The senior vice president of agriculture and natural resources at the University of Florida’s Institute of Food and Agricultural Sciences weighs in on the status quo and future of Florida citrus.
GAINESVILLE – Hope is a most unscientific phenomenon. It’s based largely on a desire for what could be, not on what evidence has already proven.
Yet there was Dr. Jude Grosser, plant geneticist based in Lake Alfred, in a hotel ballroom last month pitching hope. Yes, he had the data, the charts, the photos and the bullet points projected on a screen to give his presentation all the trappings of an academic treatise on oranges. The underlying message, though, was not to give up hope.
A terrible disease has ravaged Florida’s iconic citrus groves. Citrus greening has cost the industry billions of dollars in the past decade. It’s caused despondent farmers to burn their trees and start over with other crops or animals, or to sell to developers. I would argue that the citrus greening epidemic has imposed a natural selection not just on our groves but our growers. The disease may be culling our herd of farmers, leaving the species fortified with the presence of only those with the greatest capacity for hope.
But even the stalwarts need to have hope stoked to offset the continuing bad news about shrinking crops. Citrus growers’ meetings these days have the potential to become survivors’ gatherings, a slog through the litany of challenges instead of a celebration of a way of life and an update on the science that supports it. Grosser’s work for the University of Florida’s Institute of Food and Agricultural Sciences is one of the most promising bodies of research among the studies funded by tens of millions of dollars from the federal and state governments and the growers themselves.
Others have focused their work on fighting the fungus that attacks the trees. Entomologists try to control the Asian psyllid that carries the bacterium with it from plant to plant. Grosser sees a possible solution in breeding. By creating new hybrids at the Citrus Research and Education Center, he believes he is getting closer to producing an orange tree that is tolerant or even resistant to greening.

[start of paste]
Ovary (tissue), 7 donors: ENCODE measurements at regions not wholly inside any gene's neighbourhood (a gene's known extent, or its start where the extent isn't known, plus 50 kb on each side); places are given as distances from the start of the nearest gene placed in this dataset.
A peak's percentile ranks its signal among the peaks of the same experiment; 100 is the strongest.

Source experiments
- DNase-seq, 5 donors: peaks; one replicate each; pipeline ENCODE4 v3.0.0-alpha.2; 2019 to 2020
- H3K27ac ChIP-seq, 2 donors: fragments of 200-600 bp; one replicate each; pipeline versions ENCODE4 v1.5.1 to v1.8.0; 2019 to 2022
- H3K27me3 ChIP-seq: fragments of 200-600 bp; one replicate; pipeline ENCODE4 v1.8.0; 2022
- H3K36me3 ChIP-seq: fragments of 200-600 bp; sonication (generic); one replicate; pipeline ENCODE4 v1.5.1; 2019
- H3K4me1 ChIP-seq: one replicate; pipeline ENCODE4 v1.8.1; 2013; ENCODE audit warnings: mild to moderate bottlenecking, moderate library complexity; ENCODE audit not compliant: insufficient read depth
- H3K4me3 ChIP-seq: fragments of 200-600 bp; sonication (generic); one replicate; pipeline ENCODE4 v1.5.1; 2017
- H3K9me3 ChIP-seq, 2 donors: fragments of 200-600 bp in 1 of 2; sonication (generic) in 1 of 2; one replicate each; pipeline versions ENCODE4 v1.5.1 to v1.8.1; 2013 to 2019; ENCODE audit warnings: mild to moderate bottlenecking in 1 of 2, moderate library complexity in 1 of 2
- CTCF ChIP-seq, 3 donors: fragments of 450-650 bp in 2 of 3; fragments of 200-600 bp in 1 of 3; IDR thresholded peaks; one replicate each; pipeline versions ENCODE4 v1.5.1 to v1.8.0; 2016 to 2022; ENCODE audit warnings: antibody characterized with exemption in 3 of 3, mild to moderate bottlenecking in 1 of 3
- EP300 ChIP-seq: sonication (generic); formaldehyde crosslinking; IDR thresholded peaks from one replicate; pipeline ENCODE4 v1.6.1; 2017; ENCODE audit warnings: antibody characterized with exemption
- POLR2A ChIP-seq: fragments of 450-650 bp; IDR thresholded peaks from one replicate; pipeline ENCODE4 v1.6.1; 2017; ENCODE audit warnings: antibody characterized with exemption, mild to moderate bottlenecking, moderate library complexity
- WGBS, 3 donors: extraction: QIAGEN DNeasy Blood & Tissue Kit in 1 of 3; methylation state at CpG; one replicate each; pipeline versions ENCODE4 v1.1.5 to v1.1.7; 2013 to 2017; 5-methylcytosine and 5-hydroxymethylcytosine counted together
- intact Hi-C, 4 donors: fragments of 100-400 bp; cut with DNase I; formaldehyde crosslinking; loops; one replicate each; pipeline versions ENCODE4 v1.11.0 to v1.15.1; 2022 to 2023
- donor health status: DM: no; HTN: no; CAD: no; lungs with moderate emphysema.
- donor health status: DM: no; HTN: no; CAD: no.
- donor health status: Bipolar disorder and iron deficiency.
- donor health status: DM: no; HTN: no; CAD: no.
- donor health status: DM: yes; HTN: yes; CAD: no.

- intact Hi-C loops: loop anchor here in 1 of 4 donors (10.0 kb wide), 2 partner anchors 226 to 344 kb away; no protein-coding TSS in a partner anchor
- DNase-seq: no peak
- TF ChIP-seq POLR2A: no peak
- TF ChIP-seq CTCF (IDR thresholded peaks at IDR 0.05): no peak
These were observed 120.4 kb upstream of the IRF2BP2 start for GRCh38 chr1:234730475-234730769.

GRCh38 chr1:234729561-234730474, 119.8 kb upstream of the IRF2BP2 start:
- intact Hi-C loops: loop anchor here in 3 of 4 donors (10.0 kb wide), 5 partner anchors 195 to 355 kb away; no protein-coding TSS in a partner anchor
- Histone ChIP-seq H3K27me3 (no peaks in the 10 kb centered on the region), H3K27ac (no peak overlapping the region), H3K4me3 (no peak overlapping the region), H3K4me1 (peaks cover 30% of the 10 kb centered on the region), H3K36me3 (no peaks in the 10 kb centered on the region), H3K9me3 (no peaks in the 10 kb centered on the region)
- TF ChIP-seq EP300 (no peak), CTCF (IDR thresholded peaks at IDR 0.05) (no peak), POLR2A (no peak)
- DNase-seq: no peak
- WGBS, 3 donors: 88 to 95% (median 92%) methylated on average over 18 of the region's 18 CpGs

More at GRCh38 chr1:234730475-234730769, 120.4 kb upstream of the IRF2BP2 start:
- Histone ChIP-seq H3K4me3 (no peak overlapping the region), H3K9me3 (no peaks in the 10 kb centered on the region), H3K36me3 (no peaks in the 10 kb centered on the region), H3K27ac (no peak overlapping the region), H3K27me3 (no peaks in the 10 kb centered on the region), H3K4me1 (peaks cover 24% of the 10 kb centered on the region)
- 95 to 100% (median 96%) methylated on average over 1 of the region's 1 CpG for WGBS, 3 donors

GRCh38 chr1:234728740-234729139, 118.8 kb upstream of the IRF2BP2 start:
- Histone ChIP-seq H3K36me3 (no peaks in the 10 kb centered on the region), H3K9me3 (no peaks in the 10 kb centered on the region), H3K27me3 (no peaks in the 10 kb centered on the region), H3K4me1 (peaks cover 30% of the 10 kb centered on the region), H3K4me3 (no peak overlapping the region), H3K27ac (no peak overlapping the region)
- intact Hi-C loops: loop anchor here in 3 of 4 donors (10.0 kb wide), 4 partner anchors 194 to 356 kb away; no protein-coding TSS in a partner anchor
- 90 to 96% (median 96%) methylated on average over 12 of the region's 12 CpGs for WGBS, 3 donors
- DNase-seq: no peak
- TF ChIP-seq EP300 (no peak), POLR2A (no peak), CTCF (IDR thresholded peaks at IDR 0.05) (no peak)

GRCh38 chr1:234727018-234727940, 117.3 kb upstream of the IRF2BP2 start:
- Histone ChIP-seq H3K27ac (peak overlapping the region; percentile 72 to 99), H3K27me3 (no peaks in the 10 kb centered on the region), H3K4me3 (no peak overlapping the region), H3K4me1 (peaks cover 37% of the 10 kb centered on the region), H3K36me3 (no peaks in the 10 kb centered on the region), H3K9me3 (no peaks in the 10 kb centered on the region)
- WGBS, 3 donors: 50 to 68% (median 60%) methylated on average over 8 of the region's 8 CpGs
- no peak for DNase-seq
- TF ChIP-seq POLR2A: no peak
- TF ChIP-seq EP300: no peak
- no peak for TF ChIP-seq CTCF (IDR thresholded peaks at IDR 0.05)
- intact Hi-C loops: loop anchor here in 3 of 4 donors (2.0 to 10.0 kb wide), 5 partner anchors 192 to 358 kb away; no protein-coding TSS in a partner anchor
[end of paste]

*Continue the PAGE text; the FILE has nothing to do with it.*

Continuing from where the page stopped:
He and his colleagues Fred Gmitter and Bill Castle have, through breeding experiments, identified new 17 rootstock cultivars that show a lower rate of citrus greening infection and less symptoms once infected than in existing trees. In some cases they see their experimental trees with a 10 to 20 percent infection rate growing right alongside commercial varieties that have a 70 percent rate or higher.
Growers saw hope on the screen in the form of Grosser trees that are the only healthy plants on a plot where the other trees are sickened by greening. The contrast documents the devastation … but the growers are already living that. More importantly it delivers a picture of what could be. That is, hope.
The work is far from done. Grosser is the first to say his results aren’t yet conclusive.
The research of Grosser and the cadre of public-spirited scientists dedicating their professional lives to combatting greening will continue to rely on funding beyond their university paychecks to do this important work.
We must keep the public and the policy makers aware of the continuing need for resources to save an industry.
It’s a race against the clock. With human disease, you can’t walk away from the patient. The fight continues no matter the odds. But agriculture is a business choice, and it makes no sense to continue to depend on oranges for your livelihood if oranges are dying off.
That’s pressuring stewards of the land to abandon the utopian vision represented on orange crates and surrender the land to those who depict their utopian vision on billboards with the smiling families they hope to attract to their subdivisions.
The thing is, those families’ smiles are put there by a strong economy, healthy food and a sense that where they live is some place special. All those things grow on disease-free trees in Florida.
Grosser didn’t deliver a cure at the Citrus Mutual meeting in Bonita Springs, but he did stake out science as the source of renewed hope that we can save something that symbolizes Florida as vividly as a rocket or a fantasy kingdom.